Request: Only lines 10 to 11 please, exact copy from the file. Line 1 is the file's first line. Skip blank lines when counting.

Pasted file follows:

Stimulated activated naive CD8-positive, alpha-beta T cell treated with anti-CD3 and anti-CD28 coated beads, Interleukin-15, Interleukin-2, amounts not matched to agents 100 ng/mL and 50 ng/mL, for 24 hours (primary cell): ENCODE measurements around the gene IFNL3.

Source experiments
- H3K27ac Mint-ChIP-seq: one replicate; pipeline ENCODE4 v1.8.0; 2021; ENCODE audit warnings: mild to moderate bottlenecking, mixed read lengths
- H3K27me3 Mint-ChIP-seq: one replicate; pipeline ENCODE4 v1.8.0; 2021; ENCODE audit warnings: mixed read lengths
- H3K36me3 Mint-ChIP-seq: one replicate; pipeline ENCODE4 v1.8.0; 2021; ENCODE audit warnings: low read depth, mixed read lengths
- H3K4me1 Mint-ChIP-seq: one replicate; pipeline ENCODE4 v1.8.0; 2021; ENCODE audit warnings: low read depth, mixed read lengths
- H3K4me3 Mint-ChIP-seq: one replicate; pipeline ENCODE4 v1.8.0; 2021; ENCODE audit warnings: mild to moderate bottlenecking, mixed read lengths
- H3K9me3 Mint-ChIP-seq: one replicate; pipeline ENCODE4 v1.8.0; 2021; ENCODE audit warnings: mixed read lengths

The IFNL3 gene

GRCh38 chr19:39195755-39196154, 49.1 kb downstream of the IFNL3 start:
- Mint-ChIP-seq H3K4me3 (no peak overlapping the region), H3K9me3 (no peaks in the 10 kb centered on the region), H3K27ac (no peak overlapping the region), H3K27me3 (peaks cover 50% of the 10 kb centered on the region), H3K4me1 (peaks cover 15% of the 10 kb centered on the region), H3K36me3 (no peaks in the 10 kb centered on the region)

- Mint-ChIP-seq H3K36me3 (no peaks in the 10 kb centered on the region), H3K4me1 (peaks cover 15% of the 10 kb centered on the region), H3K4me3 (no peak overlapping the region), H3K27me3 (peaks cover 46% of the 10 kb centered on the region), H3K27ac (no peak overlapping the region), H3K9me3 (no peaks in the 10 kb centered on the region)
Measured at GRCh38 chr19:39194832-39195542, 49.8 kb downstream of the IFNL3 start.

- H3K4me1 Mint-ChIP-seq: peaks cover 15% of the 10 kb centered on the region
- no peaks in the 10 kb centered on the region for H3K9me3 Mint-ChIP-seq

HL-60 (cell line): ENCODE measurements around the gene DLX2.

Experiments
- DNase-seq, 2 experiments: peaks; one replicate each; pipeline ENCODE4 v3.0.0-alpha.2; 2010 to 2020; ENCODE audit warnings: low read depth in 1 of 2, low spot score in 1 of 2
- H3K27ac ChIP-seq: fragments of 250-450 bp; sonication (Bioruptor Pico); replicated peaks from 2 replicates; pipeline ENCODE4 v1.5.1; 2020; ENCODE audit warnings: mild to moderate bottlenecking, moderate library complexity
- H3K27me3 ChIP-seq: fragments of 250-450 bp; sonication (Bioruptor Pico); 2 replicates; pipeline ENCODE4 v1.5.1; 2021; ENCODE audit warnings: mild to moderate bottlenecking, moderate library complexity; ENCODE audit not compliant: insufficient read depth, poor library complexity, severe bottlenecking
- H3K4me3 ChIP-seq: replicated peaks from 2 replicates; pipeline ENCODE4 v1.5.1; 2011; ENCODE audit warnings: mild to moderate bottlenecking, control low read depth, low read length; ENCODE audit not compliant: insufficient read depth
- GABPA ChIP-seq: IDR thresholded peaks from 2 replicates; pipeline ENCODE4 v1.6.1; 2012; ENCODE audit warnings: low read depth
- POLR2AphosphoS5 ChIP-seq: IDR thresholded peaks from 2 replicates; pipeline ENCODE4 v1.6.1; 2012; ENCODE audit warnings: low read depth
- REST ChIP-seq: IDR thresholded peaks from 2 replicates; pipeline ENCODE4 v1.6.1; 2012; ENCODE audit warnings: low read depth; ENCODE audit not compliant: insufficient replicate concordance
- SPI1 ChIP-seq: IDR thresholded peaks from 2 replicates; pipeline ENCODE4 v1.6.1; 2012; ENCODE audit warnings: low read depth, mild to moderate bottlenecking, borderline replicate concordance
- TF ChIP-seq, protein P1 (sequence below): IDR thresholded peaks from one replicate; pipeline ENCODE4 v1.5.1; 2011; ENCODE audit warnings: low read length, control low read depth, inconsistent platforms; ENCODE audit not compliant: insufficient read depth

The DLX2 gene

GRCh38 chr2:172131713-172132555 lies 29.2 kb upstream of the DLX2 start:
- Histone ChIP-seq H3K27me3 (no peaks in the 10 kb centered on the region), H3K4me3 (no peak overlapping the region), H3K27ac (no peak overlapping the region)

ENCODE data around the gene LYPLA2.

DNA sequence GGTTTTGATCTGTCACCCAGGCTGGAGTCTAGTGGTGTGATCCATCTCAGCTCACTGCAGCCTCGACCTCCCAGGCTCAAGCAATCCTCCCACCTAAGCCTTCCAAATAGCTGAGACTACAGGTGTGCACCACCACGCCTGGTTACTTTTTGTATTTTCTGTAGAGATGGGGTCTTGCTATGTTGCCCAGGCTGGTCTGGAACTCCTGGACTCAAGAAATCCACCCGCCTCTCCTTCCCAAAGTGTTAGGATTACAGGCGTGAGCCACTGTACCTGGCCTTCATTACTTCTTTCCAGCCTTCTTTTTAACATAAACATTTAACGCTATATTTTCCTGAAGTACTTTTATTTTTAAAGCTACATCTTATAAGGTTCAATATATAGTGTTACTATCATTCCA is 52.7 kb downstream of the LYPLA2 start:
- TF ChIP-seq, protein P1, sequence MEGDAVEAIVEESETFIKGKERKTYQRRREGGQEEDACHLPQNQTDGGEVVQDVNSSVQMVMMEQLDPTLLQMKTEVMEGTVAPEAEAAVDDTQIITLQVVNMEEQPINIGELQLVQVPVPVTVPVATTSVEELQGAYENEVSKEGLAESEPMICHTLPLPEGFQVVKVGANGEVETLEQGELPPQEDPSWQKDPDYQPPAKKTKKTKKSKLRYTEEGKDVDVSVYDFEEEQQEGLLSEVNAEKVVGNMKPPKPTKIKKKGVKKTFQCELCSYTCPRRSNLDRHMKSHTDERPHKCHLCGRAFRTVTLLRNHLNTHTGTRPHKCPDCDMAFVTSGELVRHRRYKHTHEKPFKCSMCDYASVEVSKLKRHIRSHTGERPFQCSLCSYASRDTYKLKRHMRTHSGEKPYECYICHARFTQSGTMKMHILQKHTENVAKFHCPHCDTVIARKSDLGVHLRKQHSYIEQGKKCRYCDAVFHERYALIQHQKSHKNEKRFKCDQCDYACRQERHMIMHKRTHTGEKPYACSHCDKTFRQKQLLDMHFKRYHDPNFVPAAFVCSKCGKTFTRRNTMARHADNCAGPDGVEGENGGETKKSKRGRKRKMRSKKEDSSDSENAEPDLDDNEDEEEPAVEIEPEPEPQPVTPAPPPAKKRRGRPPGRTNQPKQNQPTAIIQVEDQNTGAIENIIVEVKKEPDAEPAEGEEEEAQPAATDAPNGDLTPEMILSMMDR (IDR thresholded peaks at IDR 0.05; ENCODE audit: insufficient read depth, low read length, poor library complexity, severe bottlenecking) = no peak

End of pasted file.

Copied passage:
GRCh38 chr19:39195755-39196154, 49.1 kb downstream of the IFNL3 start:
- Mint-ChIP-seq H3K4me3 (no peak overlapping the region), H3K9me3 (no peaks in the 10 kb centered on the region), H3K27ac (no peak overlapping the region), H3K27me3 (peaks cover 50% of the 10 kb centered on the region), H3K4me1 (peaks cover 15% of the 10 kb centered on the region), H3K36me3 (no peaks in the 10 kb centered on the region)